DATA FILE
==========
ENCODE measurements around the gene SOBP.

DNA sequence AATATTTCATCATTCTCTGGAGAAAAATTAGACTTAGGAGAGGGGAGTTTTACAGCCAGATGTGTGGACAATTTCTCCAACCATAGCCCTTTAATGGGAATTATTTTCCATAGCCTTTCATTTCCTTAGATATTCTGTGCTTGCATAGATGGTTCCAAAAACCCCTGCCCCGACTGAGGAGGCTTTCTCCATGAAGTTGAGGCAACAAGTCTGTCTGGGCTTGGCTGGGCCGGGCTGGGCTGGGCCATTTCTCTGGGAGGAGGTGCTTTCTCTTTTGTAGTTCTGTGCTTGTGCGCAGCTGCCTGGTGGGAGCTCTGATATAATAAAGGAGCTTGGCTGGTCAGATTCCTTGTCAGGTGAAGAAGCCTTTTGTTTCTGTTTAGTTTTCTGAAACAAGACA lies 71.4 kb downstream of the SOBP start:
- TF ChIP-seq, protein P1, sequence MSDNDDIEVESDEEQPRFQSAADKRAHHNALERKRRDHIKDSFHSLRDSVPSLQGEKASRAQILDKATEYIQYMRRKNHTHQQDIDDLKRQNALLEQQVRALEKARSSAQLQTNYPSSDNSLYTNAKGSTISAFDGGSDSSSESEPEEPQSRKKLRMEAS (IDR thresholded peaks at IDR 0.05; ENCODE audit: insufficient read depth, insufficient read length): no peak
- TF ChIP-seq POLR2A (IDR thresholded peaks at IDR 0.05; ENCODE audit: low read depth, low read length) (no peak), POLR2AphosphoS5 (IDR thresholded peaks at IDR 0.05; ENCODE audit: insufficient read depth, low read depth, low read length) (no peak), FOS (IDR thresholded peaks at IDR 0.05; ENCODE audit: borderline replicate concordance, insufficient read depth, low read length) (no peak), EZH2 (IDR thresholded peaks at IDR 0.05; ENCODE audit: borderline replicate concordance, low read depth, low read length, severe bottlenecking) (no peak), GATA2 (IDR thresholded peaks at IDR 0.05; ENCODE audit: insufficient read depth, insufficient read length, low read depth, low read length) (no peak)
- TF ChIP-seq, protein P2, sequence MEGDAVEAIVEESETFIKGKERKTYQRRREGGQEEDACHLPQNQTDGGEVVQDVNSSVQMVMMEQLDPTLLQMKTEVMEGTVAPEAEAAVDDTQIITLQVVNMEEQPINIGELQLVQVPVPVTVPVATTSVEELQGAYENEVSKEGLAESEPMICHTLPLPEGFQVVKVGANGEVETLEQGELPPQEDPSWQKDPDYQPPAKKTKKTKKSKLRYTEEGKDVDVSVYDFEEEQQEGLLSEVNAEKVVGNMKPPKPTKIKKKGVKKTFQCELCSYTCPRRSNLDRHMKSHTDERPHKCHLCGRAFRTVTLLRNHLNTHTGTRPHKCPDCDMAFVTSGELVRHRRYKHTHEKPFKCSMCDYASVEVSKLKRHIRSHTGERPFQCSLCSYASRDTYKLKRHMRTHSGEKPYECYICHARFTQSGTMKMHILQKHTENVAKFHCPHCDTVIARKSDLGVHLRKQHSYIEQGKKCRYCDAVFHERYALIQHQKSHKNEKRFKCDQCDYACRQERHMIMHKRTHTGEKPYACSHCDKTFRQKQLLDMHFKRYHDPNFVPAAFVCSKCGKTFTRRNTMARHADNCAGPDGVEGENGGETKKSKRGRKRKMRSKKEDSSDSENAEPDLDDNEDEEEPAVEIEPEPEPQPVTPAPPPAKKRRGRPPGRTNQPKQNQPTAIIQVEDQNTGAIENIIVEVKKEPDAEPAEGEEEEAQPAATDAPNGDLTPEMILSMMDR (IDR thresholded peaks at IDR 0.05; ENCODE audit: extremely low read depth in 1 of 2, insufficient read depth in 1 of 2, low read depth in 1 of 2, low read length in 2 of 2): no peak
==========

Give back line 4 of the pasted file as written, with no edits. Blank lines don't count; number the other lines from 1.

- TF ChIP-seq POLR2A (IDR thresholded peaks at IDR 0.05; ENCODE audit: low read depth, low read length) (no peak), POLR2AphosphoS5 (IDR thresholded peaks at IDR 0.05; ENCODE audit: insufficient read depth, low read depth, low read length) (no peak), FOS (IDR thresholded peaks at IDR 0.05; ENCODE audit: borderline replicate concordance, insufficient read depth, low read length) (no peak), EZH2 (IDR thresholded peaks at IDR 0.05; ENCODE audit: borderline replicate concordance, low read depth, low read length, severe bottlenecking) (no peak), GATA2 (IDR thresholded peaks at IDR 0.05; ENCODE audit: insufficient read depth, insufficient read length, low read depth, low read length) (no peak)